I imagine there is a name for it: defending your own personal space. We walk through the busy shopping precincts,[Malls],we queue at the checkouts, each one of us defending that infinite gap of privacy from the people around us. As a single diner you would smile at the efforts that folk take in not occupying one of the three vacant seats at your table. The village pub, posh restaurant, theatre, soccer match,a moorland walk and most obvious of all, the beach – we huddle alone or in groups ‘defending’ our [dubious] ownership of a table,chair,area of sand. Then an Englishman,invented the WWW. [Yes another British invention]. The internet was soon available to us all. We could speak to people all over the planet – from our isolated dens/bedrooms. The screen and the electrical impulses, as near as we allowed anyone to get close to us. I am amazed on reflection that I have been part of this revolution for some ten years now. The first rule is that you create and sustain your anonimity. My first effort reflected the strange world I was entering – ‘Alien Dream’. In French you are aware they have masculine and feminine words, even in English AD was deemed to be ‘feminine’. The problems are obvious!My hobby is Genealogy, the history of my family. It will be plain to all that history is my favourite subject. History, is usually written by the main players, I find it more interesting to learn about how our ancestors coped with the social and economic problems of their days. The Hymn, All things bright an beautiful, says: ‘The rich man in his castle, The poor man at his gate. Well my lot were both. All civilisations have protected family, in barrows, pallasaides and castles. The Anjovian Empire extended from the borders of Scotland to the Mediteranean Sea…….dotted around on rivers, on estuaries were castles. Some large some small. Testimony to the rich accomplishments of England and France. They are foreboding structures. Haunted by the spirits of the past. My fascination with castles began when I heard the methods employed during sieges. Two of which were the hurling of rancid meat into the castle for the starving defenders to eat. The catapult like structure, bears the name of one line of ancestors – did they make them?….Did they fire them ? …..!! Another was the idea of the besiegers digging under the castle foundations and shoring the castle up with tarred wood. This was ignited, [later gunpowder was used], and the wall of the castle collapsed. . On holiday we would visit the places like Conwy and Scarborough…..they put huge carpets up on the walls to stop the draughts and called them tapistries. Castle stairs apparently spiral to the right almost universally. The reason for this is most people are right handed and hold their sword in this hand. An attacker running up the stairs is therefore hampered by the central supporting column of the staircase. The defenders however did not suffer such problems. They drank and caroused the days away between battles. The castle owner paid for all these festivities and this became a recognised method for the monarch of the day to stop his followers from becoming too rich, and powerful! .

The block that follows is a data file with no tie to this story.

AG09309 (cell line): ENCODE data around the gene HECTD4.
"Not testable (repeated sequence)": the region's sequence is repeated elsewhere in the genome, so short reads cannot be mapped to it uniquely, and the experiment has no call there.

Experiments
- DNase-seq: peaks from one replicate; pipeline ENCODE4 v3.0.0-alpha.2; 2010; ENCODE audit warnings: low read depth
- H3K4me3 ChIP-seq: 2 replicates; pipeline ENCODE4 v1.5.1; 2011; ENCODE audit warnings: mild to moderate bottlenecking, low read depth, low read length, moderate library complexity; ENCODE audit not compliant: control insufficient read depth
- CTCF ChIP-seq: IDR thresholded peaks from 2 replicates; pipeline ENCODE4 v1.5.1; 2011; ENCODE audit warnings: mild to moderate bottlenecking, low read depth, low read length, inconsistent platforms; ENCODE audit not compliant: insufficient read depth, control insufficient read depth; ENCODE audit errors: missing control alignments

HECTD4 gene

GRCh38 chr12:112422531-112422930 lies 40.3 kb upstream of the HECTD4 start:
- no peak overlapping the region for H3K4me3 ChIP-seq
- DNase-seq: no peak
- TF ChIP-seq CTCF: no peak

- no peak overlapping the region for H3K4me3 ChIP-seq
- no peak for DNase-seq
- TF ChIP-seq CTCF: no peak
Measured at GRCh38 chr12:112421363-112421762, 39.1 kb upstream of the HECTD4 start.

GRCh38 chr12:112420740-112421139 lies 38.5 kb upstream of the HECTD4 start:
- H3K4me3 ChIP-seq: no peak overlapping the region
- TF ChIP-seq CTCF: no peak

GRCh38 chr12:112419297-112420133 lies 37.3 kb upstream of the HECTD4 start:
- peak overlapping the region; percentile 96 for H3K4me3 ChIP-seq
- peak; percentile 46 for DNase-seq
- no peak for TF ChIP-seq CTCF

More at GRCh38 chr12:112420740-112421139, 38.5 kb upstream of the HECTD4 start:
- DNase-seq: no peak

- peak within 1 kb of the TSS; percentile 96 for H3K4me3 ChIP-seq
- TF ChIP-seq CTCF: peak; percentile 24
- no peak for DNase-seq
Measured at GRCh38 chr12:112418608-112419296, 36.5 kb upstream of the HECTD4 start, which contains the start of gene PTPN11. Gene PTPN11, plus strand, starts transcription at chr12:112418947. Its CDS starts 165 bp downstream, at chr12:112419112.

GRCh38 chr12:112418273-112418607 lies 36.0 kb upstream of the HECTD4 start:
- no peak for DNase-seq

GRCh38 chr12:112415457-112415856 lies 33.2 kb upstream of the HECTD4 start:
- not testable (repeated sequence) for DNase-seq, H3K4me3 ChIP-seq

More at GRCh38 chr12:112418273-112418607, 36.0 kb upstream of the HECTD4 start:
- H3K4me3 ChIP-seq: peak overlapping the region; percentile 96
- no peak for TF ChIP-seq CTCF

Sir William Pitt, Earl of Chatham, in 1766 made an impassioned defence of private homeowners against discretionary government searches.He enunciated on the right of an Englishman to be secure in his home: "The poorest man may in his cottage bid defiance to all the forces of the Crown. It may be frail — its roof may shake — the wind may blow through it — the storm may enter — the rain may enter — but the King of England cannot enter; all his forces dare not cross the threshold of that ruined tenement." In England, law is created by precedent – not a written constitution, so it is that this right dates back to 1604, the year that Shakespeare presented Othello. An individual named Semayne complained that his home had been broken into and his assets seized by the sheriff. The judgment that followed declared: ‘The house of everyone is his castle.’ It went on to say,’ that if a door is open, a sheriff may enter but that it is not lawful for the sheriff, on request made and denied, at the suit of a common person to break the defendant’s house.’ One 18th-century commentator wrote: ‘The law of England has so particular and tender a regard to the immunity of a man’s house, that it styles it his castle, and will never suffer it to be violated with impunity. For this reason, no doors can in general be broken open to execute any civil process; though, in criminal cases, the public safety supersedes the private.
This right, ‘…of the people to be secure in their persons, houses, papers, and effects, against unreasonable searches and seizures, shall not be violated.’ is enshrined in the constitution of the Commonwealth of United States. [Fourth Amendment ].
The above is a rather convoluted explanation of why my space is named as it is. So yes I do live in a castle, my home IS my castle. As with most strategic edifices, it is built on a hill, overlooking the Trent Valley. Unlike nearby Ashby Castle it has double glazing and the larder is always well stocked. [This latter fact comes from my genes who leant to hoard during War time rationing!]. Whilst having had the title by document – it seemed that Glencairn was an appropriate name to use on the internet. I do not display a picture of the real Castle Glencairn for obvious reasons. As children we would play, King of the Castle, today I play on the internet from my castle. It is the refuge from whence I travel around the world from this book lined room, isolated from, but close to, friends the world over.